Of course. Romanian private international law establishes, under the provisions of the New Civil Code, within Articles 2597-2602, the conditions in which spouses may choose the law to govern their divorce, where this possibility appears. The New Civil Code absorbed the provisions found in the draft Regulation (EU) no. 1259/2010 implementing a system of cooperation in the area of the laws applicable to the divorce and limited divorce, known as the "Rome III".
Art. 2597 thus provides that spouses may choose, by mutual agreement, one of the following laws to govern their divorce:
a) the law of the common habitual residence of the spouses at the date of the agreement regarding the applicable law;
b) the law of the State where the spouses last had their common habitual residence if at least one of them lives there still at the time of the choice regarding the applicable law;
c) the law of the State whose citizen is one of the spouses;
d) the law of the State on which territory the spouses have resided for a period of at least 3 years;
e) the Romanian law.
The agreement regarding which law to govern the divorce can be registered (or modified) until the date of referral to the authority competent to pronounce the divorce, but if the divorce is done before a Court of law, the authorities can receive proof of an agreement between spouses at the latest until the first hearing at which the parties were duly summoned.
It is useful to know that the agreement regarding the law applicable to divorce agreement be concluded in writing, dated and signed by the parties.
In this case, the public internation law establishes that the law applicable to the divorce will be determined objectivele and thus will be:
a) the law of the State of common habitual residence of the spouses at the date of the request for divorce;
b) in the absence of common habitual residence, the law of the State where the spouses had their last common habitual residence if at least one spouse has his habitual residence in that State on the date of filing for divorce;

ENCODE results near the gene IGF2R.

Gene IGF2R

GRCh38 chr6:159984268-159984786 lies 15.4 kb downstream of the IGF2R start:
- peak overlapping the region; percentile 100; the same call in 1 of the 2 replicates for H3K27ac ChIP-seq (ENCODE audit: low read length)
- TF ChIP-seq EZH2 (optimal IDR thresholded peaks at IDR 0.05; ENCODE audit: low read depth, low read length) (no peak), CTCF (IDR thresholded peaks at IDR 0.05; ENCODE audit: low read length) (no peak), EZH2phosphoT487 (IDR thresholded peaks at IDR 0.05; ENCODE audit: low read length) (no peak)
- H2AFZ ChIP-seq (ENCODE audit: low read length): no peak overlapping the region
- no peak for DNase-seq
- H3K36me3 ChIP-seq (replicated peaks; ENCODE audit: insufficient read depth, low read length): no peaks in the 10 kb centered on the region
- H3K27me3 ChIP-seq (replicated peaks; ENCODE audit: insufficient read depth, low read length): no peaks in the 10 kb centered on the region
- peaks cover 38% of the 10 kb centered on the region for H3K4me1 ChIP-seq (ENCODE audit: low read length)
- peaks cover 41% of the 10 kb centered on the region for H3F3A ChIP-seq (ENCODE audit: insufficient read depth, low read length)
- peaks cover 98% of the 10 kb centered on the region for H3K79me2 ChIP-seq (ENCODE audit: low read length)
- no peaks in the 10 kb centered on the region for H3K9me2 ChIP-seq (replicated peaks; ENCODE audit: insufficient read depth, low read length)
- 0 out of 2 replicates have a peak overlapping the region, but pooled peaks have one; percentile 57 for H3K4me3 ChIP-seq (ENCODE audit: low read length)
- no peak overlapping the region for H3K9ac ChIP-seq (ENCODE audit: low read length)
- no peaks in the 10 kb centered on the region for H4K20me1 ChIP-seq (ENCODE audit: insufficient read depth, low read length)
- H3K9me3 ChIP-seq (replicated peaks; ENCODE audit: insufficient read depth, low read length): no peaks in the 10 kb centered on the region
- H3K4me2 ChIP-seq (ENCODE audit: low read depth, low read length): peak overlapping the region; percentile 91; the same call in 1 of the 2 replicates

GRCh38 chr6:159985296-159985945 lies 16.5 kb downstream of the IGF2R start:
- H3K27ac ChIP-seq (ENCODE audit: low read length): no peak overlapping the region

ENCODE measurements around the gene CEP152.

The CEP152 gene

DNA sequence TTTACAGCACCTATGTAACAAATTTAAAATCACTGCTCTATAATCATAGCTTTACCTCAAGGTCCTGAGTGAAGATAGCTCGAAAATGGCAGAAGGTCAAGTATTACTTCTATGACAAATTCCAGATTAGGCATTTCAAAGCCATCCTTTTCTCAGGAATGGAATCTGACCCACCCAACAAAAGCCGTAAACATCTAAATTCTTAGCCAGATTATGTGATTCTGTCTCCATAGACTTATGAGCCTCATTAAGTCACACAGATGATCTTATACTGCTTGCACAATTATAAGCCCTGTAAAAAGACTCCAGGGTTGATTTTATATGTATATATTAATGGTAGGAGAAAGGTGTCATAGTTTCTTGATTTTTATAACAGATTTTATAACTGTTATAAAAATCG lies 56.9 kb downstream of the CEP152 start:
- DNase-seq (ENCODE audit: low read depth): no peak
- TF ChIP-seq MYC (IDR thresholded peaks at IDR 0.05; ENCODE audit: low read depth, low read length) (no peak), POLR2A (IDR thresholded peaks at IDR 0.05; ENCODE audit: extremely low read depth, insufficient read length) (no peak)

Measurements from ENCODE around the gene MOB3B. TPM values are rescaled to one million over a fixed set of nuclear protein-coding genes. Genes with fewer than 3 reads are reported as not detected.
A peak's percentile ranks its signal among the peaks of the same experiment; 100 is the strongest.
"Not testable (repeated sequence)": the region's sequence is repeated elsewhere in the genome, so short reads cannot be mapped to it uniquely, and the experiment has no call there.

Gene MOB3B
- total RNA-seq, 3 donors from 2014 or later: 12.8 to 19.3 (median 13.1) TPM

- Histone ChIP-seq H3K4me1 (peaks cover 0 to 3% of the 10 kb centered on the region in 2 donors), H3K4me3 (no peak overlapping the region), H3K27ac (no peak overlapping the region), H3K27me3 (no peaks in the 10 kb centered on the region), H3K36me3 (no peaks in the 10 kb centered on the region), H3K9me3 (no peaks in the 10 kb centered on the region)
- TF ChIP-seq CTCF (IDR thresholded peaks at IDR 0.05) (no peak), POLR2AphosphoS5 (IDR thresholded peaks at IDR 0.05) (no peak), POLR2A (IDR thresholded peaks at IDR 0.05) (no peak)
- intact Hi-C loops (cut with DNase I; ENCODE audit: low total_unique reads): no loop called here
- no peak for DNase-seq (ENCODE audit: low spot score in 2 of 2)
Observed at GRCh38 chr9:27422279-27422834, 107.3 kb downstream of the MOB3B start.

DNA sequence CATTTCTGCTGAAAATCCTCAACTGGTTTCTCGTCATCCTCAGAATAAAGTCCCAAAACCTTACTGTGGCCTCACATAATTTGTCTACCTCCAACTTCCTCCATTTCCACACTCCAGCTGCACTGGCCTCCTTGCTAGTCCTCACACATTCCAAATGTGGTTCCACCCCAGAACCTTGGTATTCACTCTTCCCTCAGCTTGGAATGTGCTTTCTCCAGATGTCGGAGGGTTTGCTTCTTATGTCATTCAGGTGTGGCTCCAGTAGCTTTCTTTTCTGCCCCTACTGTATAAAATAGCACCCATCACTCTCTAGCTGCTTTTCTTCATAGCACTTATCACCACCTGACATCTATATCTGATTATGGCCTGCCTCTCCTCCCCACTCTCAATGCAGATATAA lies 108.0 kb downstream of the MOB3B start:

c) in the absence of the spouse's habitual residence in the State where they had their last common habitual residence, the law of the common citizenship of the spouses at the time of filing for divorce;
d) in the absence of common citizenship of the spouses, the law of the last common citizenship of the spouses, if at least one of them retained the citizenship at the date of the application for divorce;
e) the Romanian law, in all other cases.
There is also the situation where foreign law determined according to the rules above or chosen by the spouses does not allow the divorce or permits it in extremely restrictive conditions. In this case, Romanian law will apply if one of the spouses is a Romanian citizen or is ordinarily resident in Romania at the date of the request for divorce.
The New Civil Code provides for the possibility of divorce by unilateral termination. However, Article 2601 entitled "Recognition of the divorce by unilateral termination" found in the New Civil Code establishes a golden rule, namely that the act that was drafted abroad and which expresses the unilateral will of a man to undo the marriage, without the law of that certain Stat having recognized the same rights to women, will not be recognized in Romania.
Exceptions to this rule require meeting certain conditions, namely: the act complies with all the conditions of substance and form prescribed by the applicable foreign law, the woman accepted freely and clearly this method of dissolution of marriage and there is no other reason for the non-recognition in Romania of the decision of dissolution of marriage in this manner.
If you require specialized legal assistance or advice in matters of international divorce, do not hesitate to consult the list of attorneys within the law firm Darie, Manea & associates who will provide relevant information in this field, if you decide to contact us and will guarantee competent legal counseling.